Culture Collapse Disorder
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Culture Collapse Disorder
Culture Collapse Disorder
Culture Collapse Disorder: The loss & destruction of home (places & planet) due to human impact and our modern consumer mindset
Curated by Bonnie Bright
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The Earth Has a Soul: C.G. Jung on Nature, Technology & Modern Life by Meredith Sabini

The Earth Has a Soul: C.G. Jung on Nature, Technology & Modern Life by Meredith Sabini | Culture Collapse Disorder | Scoop.it

Restoring Nature's Divinity
“Matter in the wrong place is dirt. People get dirty through too much civilization. Whenever we touch nature, we get clean.” 

You may not associate such bold, earthy sentiments with Swiss psychiatrist C.G. Jung, but he was, in fact, deeply concerned over the loss of connection with nature. He considered natural life to be the “nourishing soil of the soul.”  Who has time for a natural life these days? What would it look like if we did? Those of us destined to live through this turbulent period of history, the declining phase of Western civilization, could perhaps use a wise elder who stands slightly outside the modern world yet knows it well enough to offer guidance.

 

Jung shows the knowledge of an historian who understands how the dissociation from nature came about; he reaches out with the empathy of a healer who shares our plight; and he advises with the common sense of a country doctor how to live “in modest harmony with nature...(Click title for more)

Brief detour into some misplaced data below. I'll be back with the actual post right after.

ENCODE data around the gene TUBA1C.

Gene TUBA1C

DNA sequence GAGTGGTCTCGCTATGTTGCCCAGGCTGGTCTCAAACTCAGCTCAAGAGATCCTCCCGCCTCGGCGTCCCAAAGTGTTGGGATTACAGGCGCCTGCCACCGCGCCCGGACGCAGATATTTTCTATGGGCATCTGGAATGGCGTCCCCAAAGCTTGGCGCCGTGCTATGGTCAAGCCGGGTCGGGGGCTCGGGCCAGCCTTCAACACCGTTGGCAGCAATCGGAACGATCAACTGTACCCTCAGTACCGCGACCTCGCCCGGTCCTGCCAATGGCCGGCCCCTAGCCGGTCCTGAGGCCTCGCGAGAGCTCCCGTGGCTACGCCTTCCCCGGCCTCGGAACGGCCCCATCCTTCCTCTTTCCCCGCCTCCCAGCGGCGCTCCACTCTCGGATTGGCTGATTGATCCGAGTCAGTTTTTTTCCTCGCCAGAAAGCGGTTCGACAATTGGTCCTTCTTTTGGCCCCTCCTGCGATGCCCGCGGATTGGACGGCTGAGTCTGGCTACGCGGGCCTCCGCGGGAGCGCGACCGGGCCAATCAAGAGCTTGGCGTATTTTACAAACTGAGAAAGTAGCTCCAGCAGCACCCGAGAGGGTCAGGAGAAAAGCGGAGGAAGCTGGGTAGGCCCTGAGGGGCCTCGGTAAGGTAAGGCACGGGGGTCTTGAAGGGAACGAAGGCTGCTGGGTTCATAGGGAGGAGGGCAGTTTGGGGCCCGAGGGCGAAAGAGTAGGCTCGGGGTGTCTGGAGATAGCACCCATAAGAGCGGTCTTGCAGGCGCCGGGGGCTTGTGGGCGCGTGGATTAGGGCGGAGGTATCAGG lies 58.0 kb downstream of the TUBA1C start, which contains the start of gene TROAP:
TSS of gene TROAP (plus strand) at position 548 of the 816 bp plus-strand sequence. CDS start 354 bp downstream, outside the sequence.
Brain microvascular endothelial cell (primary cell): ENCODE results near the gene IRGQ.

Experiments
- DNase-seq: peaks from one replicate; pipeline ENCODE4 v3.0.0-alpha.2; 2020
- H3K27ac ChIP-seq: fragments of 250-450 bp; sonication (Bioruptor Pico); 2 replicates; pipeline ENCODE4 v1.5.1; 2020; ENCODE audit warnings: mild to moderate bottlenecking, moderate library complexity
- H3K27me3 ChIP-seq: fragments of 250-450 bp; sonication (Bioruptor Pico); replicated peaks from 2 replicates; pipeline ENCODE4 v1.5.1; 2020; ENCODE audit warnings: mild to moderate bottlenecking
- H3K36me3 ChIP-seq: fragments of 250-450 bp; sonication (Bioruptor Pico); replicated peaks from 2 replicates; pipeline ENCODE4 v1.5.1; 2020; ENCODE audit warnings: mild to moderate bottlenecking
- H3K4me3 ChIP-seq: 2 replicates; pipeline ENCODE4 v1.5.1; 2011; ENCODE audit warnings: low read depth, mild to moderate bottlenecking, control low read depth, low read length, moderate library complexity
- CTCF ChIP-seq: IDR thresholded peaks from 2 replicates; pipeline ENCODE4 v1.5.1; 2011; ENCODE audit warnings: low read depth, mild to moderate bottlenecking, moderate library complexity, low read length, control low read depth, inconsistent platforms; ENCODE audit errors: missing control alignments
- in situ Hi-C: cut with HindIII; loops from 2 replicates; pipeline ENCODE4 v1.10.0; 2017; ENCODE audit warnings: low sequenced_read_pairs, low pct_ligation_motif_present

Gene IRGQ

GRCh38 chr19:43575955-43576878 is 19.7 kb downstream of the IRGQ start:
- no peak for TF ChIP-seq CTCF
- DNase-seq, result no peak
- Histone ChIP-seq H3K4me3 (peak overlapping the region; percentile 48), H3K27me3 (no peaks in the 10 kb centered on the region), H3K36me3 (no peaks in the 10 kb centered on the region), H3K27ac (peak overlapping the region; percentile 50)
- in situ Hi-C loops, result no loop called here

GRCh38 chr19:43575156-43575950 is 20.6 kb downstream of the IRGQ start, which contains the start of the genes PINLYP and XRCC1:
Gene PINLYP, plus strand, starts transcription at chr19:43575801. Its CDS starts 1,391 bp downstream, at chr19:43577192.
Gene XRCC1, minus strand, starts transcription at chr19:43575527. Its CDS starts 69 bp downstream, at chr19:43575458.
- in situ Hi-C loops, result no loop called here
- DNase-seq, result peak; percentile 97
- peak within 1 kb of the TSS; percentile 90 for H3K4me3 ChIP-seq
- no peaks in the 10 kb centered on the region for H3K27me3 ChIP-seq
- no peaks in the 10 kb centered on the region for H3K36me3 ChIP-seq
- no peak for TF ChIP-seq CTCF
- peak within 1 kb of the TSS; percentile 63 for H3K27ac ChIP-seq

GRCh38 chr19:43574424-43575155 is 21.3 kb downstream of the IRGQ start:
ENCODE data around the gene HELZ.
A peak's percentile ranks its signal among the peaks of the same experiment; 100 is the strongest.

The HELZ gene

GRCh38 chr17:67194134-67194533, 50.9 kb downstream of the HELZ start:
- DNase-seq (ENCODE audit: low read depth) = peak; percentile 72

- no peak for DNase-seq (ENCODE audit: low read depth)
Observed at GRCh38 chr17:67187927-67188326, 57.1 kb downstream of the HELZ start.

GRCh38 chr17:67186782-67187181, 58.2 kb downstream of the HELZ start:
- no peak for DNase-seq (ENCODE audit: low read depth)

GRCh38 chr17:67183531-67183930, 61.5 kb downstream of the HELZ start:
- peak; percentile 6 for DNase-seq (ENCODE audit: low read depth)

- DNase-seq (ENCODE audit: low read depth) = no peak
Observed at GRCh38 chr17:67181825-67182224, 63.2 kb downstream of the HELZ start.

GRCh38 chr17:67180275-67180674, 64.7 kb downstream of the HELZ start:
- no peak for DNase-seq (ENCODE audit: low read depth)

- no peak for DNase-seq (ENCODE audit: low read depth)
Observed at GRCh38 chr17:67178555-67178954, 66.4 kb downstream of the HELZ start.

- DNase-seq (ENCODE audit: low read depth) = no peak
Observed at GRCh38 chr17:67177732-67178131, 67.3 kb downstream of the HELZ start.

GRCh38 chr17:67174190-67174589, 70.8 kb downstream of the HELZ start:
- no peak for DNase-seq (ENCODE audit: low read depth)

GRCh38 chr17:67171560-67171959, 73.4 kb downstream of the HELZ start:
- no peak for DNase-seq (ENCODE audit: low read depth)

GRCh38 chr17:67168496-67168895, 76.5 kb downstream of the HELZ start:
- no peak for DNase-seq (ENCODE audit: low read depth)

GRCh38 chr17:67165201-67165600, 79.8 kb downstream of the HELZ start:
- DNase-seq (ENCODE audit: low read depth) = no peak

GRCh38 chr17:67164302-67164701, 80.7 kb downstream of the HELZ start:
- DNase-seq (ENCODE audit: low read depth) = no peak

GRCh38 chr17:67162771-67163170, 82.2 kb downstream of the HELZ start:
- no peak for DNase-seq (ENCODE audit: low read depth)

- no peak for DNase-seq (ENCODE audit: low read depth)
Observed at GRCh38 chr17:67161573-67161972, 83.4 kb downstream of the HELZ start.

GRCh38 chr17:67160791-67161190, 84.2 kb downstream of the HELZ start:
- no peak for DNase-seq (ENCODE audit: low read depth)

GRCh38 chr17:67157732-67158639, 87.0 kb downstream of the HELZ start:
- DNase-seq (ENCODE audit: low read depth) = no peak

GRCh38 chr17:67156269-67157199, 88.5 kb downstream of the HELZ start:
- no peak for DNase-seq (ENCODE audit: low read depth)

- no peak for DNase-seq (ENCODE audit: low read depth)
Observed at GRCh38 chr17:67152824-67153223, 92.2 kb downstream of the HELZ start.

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Saving The Indigenous Soul: An Interview with Martin Prechtel by Derrick Jensen

Prechtel: Shamans are sometimes considered healers or doctors, but really they are people who deal with the tears and holes we create in the net of life, the damage that we all cause in our search for survival. In a sense, all of us — even the most untechnological, spiritual, and benign peoples — are constantly wrecking the world.

 

The question is: how do we respond to that destruction? If we respond as we do in modern culture, by ignoring the spiritual debt that we create just by living, then that debt will come back to bite us, hard. But there are other ways to respond. One is to try to repay that debt by giving gifts of beauty and praise to the sacred, to the invisible world that gives us life. Shamans deal with the problems that arise when we forget the relationship that exists between us and the other world that feeds us, or when, for whatever reason, we don’t feed the other world in return.

 

All of this may sound strange to modern, industrialized people, but for the majority of human history, shamans have simply been a part of ordinary life. They exist all over the world. It seems strange to Westerners now because they have systematically devalued the other world and no longer deal with it as part of their everyday lives...

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